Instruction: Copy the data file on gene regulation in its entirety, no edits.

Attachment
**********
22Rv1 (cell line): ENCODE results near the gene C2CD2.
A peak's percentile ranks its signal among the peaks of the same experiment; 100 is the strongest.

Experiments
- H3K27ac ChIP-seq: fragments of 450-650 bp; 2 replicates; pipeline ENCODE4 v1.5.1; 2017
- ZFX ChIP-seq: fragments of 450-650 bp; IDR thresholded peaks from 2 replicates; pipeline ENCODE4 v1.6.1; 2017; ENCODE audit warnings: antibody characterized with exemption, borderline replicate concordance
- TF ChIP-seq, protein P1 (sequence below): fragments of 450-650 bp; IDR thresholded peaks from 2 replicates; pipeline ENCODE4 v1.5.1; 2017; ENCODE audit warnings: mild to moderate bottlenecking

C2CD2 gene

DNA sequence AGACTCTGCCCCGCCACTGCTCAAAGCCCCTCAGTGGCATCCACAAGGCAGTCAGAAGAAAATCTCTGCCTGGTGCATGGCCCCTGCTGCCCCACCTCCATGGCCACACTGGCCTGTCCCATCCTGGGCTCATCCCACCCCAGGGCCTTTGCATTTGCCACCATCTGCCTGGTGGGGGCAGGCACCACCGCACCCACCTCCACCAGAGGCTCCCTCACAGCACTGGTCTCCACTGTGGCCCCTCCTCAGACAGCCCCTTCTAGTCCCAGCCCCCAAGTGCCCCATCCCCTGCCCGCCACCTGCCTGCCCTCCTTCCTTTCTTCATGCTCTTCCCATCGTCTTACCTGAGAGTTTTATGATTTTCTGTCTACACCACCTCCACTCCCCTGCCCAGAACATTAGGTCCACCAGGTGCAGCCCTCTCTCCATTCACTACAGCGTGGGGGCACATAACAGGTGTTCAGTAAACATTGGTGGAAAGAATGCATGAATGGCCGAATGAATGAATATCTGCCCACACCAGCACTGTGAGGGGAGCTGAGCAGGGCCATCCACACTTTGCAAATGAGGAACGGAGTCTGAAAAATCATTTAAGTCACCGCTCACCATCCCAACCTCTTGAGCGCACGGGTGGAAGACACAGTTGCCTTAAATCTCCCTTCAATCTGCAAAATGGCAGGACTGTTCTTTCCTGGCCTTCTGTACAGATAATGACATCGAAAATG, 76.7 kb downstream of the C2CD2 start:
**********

22Rv1 (cell line): ENCODE results near the gene C2CD2.
A peak's percentile ranks its signal among the peaks of the same experiment; 100 is the strongest.

Experiments
- H3K27ac ChIP-seq: fragments of 450-650 bp; 2 replicates; pipeline ENCODE4 v1.5.1; 2017
- ZFX ChIP-seq: fragments of 450-650 bp; IDR thresholded peaks from 2 replicates; pipeline ENCODE4 v1.6.1; 2017; ENCODE audit warnings: antibody characterized with exemption, borderline replicate concordance
- TF ChIP-seq, protein P1 (sequence below): fragments of 450-650 bp; IDR thresholded peaks from 2 replicates; pipeline ENCODE4 v1.5.1; 2017; ENCODE audit warnings: mild to moderate bottlenecking

C2CD2 gene

DNA sequence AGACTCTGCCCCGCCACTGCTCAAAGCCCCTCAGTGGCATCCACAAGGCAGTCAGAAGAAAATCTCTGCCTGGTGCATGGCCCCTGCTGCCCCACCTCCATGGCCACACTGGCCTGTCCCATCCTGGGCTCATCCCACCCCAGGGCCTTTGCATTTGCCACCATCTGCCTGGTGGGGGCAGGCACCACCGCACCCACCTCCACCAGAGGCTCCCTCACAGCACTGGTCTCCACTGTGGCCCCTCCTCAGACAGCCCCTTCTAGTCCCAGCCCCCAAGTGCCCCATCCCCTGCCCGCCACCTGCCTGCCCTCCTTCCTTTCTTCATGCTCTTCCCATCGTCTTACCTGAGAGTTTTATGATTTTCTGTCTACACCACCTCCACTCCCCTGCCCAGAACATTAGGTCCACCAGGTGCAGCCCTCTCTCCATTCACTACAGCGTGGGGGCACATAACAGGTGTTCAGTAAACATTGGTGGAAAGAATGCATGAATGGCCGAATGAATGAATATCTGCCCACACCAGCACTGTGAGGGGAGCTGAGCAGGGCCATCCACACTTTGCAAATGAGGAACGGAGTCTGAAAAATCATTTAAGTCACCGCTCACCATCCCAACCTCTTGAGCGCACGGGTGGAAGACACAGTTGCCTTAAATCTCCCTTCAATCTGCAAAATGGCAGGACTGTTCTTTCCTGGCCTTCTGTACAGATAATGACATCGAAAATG, 76.7 kb downstream of the C2CD2 start: